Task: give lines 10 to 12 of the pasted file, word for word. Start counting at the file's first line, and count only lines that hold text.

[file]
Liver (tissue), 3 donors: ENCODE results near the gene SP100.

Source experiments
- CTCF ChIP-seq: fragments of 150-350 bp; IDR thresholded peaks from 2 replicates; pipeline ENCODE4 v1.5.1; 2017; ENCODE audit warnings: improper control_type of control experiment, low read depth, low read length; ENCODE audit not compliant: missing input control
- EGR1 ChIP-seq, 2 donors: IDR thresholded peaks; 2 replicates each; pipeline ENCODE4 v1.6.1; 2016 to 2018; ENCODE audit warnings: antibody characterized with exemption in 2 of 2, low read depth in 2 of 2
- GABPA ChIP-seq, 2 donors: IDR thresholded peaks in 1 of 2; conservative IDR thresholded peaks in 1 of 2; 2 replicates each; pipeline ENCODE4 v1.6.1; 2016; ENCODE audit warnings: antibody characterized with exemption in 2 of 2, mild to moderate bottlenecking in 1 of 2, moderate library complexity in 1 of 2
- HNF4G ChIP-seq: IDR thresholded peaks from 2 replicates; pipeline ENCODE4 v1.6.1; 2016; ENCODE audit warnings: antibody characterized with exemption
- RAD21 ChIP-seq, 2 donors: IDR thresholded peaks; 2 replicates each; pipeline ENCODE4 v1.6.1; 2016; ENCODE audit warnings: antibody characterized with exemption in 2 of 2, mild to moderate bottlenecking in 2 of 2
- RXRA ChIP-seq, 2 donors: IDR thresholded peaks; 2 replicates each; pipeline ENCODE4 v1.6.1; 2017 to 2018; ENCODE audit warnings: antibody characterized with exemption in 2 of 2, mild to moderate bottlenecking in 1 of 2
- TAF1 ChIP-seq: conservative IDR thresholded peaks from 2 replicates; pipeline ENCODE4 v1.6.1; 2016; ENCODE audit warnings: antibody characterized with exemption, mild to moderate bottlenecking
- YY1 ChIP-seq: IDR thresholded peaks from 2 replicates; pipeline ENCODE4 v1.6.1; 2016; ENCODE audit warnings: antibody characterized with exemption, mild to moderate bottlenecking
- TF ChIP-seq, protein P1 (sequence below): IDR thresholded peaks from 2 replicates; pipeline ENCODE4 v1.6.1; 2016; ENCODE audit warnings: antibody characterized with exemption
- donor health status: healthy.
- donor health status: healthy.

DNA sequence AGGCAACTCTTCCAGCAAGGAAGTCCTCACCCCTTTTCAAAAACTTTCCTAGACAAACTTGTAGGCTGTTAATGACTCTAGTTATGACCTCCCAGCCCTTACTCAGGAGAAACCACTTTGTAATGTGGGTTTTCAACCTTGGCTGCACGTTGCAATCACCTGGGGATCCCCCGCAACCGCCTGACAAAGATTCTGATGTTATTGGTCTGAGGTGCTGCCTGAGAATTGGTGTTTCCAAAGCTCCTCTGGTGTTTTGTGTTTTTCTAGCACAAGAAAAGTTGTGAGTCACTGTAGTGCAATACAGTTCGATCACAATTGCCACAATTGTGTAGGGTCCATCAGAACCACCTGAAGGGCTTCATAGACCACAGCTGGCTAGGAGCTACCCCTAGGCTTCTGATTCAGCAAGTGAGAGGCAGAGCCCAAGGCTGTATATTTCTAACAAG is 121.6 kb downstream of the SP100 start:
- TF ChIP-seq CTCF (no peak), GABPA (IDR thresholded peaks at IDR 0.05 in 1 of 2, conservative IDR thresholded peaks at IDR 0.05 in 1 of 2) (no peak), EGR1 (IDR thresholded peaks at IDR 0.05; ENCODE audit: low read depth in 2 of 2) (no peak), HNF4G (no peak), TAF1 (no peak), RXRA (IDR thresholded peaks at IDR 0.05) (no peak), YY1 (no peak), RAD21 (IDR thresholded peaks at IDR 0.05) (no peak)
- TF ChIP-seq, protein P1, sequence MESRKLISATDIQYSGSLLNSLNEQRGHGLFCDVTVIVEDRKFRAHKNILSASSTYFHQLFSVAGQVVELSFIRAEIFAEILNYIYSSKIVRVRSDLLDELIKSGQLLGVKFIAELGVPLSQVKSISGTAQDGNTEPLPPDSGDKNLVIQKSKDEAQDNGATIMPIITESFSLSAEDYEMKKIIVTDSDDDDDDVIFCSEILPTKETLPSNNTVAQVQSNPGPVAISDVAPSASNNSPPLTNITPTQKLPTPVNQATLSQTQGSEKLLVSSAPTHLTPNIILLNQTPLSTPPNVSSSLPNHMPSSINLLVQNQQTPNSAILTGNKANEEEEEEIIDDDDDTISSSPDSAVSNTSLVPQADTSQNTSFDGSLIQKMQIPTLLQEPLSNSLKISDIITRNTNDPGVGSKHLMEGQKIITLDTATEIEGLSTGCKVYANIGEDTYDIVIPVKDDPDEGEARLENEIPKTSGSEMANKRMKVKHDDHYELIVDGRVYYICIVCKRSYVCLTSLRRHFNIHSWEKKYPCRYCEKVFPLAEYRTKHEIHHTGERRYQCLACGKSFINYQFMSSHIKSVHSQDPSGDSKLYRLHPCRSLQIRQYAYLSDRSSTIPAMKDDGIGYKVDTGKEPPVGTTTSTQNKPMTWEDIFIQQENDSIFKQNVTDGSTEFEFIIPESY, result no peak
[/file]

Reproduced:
- YY1 ChIP-seq: IDR thresholded peaks from 2 replicates; pipeline ENCODE4 v1.6.1; 2016; ENCODE audit warnings: antibody characterized with exemption, mild to moderate bottlenecking
- TF ChIP-seq, protein P1 (sequence below): IDR thresholded peaks from 2 replicates; pipeline ENCODE4 v1.6.1; 2016; ENCODE audit warnings: antibody characterized with exemption
- donor health status: healthy.